From analytical to data-driven and other ways Seattle hiring language changed in 2017

Self-starters reign over cross-functional teams in Seattle

Marissa Coughlin
Jun 2, 2017 · 3 min read

Our home city, Seattle, is a bonafide tech hub. Not only are we the base for Amazon and Expedia, Silicon Valley based companies like Facebook, Google, and Pinterest are all opening offices and growing their teams here. And Seattle continues to attract fantastic healthcare and medical talent. The city is booming, and hiring competition is fierce!

If you’re looking to hire in Seattle, this is for you - Textio analysis reveals what particular phrases in job posts are attracting the best candidates this year. The phrases on the Fastest Movers list statistically show up in jobs that fill much faster than average. Sadly, the words on the Biggest Losers list are all slowing you down.

In January 2016, if you included one of the Fastest Movers in your job description, your role performed just like everyone else’s. But when it comes to language, what a difference a year makes! Since January 2017, people have applied to jobs containing these phrases in record numbers — and as a result, jobs containing them fill much faster.

The reverse is true for the Biggest Losers list. All of these have performed a lot worse in 2017 than they have in the past.

Textio’s predictive engine analyzes almost 10 million new job posts (and outcomes) each month, and the engine is constantly learning the language patterns that make job posts work right now to attract qualified, diverse candidates.

One unique output of this is Textio can surface how language patterns change in real time, and how these patterns vary by region.

Let’s take a look at the list! The biggest winner of the year is gender identity. With the boon in tech jobs, and the increasing awareness around the complexity of gender and the value of inclusive hiring, using this phrase decreased the time to fill a position. Next on the list: proud equal opportunity (employer), which is also not surprising in this context. However, if we look over at the losers list, just using a simple eoe slows down hiring. Perfunctory statements like that just won’t cut it; you actually have to say what you mean when it comes to equal opportunity.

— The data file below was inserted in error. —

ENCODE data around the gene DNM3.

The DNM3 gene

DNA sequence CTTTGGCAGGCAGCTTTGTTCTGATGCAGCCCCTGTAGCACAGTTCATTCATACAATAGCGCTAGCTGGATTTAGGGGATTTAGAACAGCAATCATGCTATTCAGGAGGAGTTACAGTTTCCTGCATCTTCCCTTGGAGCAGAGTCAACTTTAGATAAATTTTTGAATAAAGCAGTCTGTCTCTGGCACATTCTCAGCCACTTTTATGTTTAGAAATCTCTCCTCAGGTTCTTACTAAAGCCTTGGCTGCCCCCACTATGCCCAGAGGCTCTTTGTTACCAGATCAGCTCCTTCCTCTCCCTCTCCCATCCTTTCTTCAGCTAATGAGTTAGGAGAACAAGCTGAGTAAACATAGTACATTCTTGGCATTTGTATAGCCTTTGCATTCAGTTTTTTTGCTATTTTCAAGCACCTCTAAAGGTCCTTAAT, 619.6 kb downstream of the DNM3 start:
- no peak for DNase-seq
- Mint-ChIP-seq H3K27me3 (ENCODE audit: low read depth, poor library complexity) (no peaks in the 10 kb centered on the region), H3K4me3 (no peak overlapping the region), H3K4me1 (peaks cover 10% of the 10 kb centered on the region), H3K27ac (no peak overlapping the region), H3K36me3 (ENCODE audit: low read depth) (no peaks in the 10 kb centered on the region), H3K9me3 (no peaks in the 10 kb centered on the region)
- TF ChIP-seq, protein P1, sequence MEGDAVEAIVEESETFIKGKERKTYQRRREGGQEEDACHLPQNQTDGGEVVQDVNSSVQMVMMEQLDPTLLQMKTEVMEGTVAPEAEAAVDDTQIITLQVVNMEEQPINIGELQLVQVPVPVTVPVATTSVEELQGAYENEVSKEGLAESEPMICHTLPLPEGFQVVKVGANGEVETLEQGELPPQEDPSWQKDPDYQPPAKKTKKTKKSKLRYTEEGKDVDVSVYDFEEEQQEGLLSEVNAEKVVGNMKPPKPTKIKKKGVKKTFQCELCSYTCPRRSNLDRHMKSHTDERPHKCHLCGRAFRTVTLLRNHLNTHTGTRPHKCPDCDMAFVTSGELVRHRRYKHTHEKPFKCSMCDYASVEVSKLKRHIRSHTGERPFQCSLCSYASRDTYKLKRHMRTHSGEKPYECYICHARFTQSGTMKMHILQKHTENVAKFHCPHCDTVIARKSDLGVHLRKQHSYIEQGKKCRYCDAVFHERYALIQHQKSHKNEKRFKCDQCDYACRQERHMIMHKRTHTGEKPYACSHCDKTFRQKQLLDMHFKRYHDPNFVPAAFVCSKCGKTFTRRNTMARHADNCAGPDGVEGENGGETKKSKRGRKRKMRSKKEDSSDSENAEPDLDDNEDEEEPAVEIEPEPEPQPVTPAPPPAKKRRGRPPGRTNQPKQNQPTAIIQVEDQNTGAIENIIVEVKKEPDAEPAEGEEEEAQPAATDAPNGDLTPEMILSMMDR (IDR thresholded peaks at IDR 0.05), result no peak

Another interesting juxtaposition is strong communication (skills), which is a winner, whereas excellent communication (skills) is a loser. This just shows how subtle differences in language can make a huge hiring impact.

Overall the “losers” list shows how quickly words can become corporate jargon, which is known to turn off job candidates. Strong analytical (skills) has become passé in favor of terms like data-driven (on the winners list). Technology solutions, cross-functional teams, and work collaboratively all sound like they could be taken from the script of a 2017 remake of Office Space — and no surprise, they’re on the losers list this summer.

Given how fast hiring language has changed in the past year, I can’t wait to see how the Seattle talent landscape shifts by 2018.

Learn more about how language impacts your hiring at

Textio Blog

Writing about the future of writing

Thanks to Tim Halloran

Marissa Coughlin

Written by

Comms for @textio, all around geek, burgeoning soap maker, Alaska grown. Likes: puns, alliterations Dislikes: vegetables, mornings. Pronouns: She/Her

Textio Blog

Writing about the future of writing

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